Xiu Xiu: 2 May 2012 - Washington D.C.

Xiu Xiu remains one of the most compelling live bands of its time.

Xiu Xiu
City: Washington, D.C.
Venue: Rock and Roll Hotel
Date: 2012-05-02

One of the great joys in this modern life: standing in a silent room with a hundred people or so, while Jamie Stewart softly intones into his microphone, “Cremate me / After you cum on my lips, / Honeyboy." Do you stand with your arms crossed and try to look unperturbed, since you do, after all, think of deformed penises most nights, anyway? Or do you smirk and try to catch the eye of the stranger standing next to you, making sure he knows you know this is all in good fun, just a detached observer winking and nodding at Stewart’s pink Nikes? Do you unabashedly sing along, thrilled to be in the same room as your hero, the most shameless chronicler of shame in contemporary pop music?

I’ve seen Stewart and Xiu Xiu live about a half dozen times over the last ten years or so, which averages out to at least one show per new Xiu Xiu record this decade, and the band remains one of the handful I will continue to see every time it passes through town. Those audience reactions are not the least of the compelling reasons to keep up with Xiu Xiu’s ever-changing live show -- for a band that so well mines listener discomfort, the ambiguity of appropriate responses to its music, a live show should be an ultimate barometer of its success in evoking as many disparate reactions to its art as humanly possible. And it’s true, the band never disappoints in that regard; at every Xiu Xiu show I’ve attended, there are always at least a few people in the audience who apparently come just to sneer or mock Stewart and the band. Remember -- these people paid for the opportunity to jeer. All things considered, it’s remarkable Stewart rallies himself for such intense speculation night after night, town after town, for months on end every tour. Even those whooping and yelling “Freebird” -- seriously -- at the stage during this show would have to give Stewart credit for that resilience.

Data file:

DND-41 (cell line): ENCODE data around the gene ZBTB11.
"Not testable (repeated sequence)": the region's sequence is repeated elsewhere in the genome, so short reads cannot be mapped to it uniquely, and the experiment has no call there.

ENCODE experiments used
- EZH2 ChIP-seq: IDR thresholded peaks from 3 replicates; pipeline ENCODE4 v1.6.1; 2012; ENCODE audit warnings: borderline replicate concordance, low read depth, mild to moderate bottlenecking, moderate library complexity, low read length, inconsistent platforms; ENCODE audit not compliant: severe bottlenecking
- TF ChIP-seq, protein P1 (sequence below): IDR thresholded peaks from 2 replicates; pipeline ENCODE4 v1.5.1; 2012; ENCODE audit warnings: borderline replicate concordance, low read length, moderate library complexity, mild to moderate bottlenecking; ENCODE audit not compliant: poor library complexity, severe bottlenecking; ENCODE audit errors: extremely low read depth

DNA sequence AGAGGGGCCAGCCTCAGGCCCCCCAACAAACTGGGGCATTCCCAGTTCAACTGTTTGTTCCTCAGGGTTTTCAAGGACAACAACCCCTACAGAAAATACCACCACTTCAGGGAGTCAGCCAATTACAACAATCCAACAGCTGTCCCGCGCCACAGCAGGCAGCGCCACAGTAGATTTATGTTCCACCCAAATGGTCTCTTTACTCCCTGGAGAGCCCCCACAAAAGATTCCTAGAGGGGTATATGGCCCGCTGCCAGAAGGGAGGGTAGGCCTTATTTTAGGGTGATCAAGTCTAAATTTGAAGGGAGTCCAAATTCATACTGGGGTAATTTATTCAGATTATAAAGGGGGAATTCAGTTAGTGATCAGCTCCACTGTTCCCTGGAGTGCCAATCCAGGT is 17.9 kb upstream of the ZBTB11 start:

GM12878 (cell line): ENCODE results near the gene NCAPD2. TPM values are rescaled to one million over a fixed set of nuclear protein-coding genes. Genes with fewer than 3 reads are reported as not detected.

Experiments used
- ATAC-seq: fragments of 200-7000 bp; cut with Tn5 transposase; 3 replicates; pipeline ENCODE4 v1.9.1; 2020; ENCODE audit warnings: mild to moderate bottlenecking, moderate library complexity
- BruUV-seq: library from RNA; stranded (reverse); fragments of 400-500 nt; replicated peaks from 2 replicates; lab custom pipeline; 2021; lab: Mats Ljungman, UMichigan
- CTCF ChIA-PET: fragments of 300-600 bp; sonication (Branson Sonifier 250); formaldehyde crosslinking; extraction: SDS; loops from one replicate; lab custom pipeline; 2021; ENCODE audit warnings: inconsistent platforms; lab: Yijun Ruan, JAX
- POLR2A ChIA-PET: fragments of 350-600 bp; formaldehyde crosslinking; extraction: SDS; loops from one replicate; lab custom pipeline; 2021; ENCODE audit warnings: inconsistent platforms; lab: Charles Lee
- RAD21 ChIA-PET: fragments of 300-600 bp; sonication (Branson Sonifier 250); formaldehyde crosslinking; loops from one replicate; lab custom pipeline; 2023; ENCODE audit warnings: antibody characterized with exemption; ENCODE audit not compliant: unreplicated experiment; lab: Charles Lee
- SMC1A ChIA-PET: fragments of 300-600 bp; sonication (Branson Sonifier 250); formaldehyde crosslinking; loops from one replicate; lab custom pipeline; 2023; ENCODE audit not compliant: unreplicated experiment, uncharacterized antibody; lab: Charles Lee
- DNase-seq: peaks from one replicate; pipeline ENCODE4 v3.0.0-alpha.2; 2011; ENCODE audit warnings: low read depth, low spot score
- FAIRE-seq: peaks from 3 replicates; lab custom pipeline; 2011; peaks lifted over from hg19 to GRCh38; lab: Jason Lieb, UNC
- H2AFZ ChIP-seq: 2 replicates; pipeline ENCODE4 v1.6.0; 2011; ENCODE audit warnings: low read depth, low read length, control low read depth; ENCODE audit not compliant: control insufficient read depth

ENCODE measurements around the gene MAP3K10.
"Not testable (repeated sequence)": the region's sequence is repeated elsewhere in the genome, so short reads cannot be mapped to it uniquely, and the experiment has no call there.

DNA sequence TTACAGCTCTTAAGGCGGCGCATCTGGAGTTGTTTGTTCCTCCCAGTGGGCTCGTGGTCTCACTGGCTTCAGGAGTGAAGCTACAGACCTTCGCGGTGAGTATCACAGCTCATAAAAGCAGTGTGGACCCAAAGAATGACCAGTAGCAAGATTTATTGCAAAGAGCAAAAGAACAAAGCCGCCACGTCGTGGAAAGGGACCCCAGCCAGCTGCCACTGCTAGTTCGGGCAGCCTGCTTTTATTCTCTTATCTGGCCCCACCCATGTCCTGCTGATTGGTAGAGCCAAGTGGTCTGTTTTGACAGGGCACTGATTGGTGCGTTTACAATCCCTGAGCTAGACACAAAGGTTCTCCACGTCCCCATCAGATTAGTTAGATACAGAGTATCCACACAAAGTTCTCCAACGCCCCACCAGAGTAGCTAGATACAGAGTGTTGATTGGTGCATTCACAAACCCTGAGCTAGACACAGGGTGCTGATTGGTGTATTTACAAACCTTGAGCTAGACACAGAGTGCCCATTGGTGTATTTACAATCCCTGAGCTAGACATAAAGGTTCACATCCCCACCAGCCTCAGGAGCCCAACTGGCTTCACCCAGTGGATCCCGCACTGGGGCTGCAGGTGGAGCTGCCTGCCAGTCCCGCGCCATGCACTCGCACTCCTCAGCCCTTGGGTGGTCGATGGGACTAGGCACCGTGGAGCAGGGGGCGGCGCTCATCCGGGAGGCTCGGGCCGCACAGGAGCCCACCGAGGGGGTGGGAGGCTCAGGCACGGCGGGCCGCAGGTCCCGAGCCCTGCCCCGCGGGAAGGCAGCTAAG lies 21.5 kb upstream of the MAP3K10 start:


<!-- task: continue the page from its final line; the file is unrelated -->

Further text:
Onstage, he puts on a stoic face, never bantering with the crowd (the almost painful silence between songs makes you think the atmosphere closer to an art gallery than a rock club, and I wouldn’t be the first person to liken Stewart’s songs to conceptual art). Perhaps it’s a sort of armor. A key element in Xiu Xiu’s music -- perhaps the key element, the one flavor keeping the rest in balance -- is Stewart’s lurking, deadpan sense of humor, black to the point of pitch. Xiu Xiu records, for every measure within them of despair, are very funny. None of that onstage. Or at least nothing of a tell, with Stewart’s pokerface intact from start to finish. He sweats, writhes, stomps his feet, but never smiles. Fair enough. That’s his prerogative.

But his voice -- oh, the voice. As expressive as a voice could be, it was in particularly fine form this evening, moving from Morrissey croon to baritone bellow with ease in “The Fox & the Rabbit”. People often describe Stewart’s vocals as a “sticking point” for non-fans, but I don’t see how one could hear his voice and not want more. Honey and vinegar, in perfect balance. You would know it on record, anyway, but the live show brings out Stewart’s less obvious, and equal, talent for playing the guitar. Really playing it. Gearheads might be surprised to see him with a Gibson SG, such a full-throated rock guitar, when so much of Xiu Xiu’s music functions on fragility. Stewart shreds, bursts of noise and melody screaming from the instrument, transforming his passive-aggressive songs into plainly aggressive monsters.

The set focused in good measure on this year’s Always, a pop-heavy affair that sounded large and impressive in the room. Stewart played the hits, too, opening with “Fabulous Muscles”, hitting “Sad Pony Guerilla Girl” near the night’s end, and closing with his best song, “I Luv the Valley OH!”, making a welcome return to his live rotation. He belted out the titular scream, where he’d previously taken to mewling it in a (likely purposeful) anticlimactic way, to perfect effect. Chilling, cathartic.